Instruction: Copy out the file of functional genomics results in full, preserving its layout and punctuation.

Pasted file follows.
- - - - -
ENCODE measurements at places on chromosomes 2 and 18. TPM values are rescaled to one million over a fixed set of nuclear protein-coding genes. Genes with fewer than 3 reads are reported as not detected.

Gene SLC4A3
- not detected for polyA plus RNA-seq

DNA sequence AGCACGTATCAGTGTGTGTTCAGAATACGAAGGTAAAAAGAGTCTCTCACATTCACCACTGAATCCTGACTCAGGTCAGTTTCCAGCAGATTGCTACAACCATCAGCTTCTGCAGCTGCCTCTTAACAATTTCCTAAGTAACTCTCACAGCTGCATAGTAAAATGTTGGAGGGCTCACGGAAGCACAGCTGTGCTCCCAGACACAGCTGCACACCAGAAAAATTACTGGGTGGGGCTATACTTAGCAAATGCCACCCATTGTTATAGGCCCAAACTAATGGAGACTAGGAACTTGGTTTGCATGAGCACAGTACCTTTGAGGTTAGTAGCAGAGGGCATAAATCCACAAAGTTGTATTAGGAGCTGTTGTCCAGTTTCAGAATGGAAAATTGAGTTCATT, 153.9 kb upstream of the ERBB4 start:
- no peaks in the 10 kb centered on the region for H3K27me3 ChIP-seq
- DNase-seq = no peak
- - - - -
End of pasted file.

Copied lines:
ENCODE measurements at places on chromosomes 2 and 18. TPM values are rescaled to one million over a fixed set of nuclear protein-coding genes. Genes with fewer than 3 reads are reported as not detected.

Gene SLC4A3
- not detected for polyA plus RNA-seq

DNA sequence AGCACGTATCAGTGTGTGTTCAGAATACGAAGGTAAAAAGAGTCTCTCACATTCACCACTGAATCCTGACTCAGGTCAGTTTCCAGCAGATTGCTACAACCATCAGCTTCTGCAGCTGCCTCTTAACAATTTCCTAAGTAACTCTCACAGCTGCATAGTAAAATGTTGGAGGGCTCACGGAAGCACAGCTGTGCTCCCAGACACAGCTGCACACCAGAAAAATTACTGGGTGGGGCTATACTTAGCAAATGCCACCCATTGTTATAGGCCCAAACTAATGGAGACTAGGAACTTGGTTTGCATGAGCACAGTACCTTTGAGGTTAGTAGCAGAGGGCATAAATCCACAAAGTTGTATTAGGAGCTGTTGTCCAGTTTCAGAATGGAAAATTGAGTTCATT, 153.9 kb upstream of the ERBB4 start:
- no peaks in the 10 kb centered on the region for H3K27me3 ChIP-seq
- DNase-seq = no peak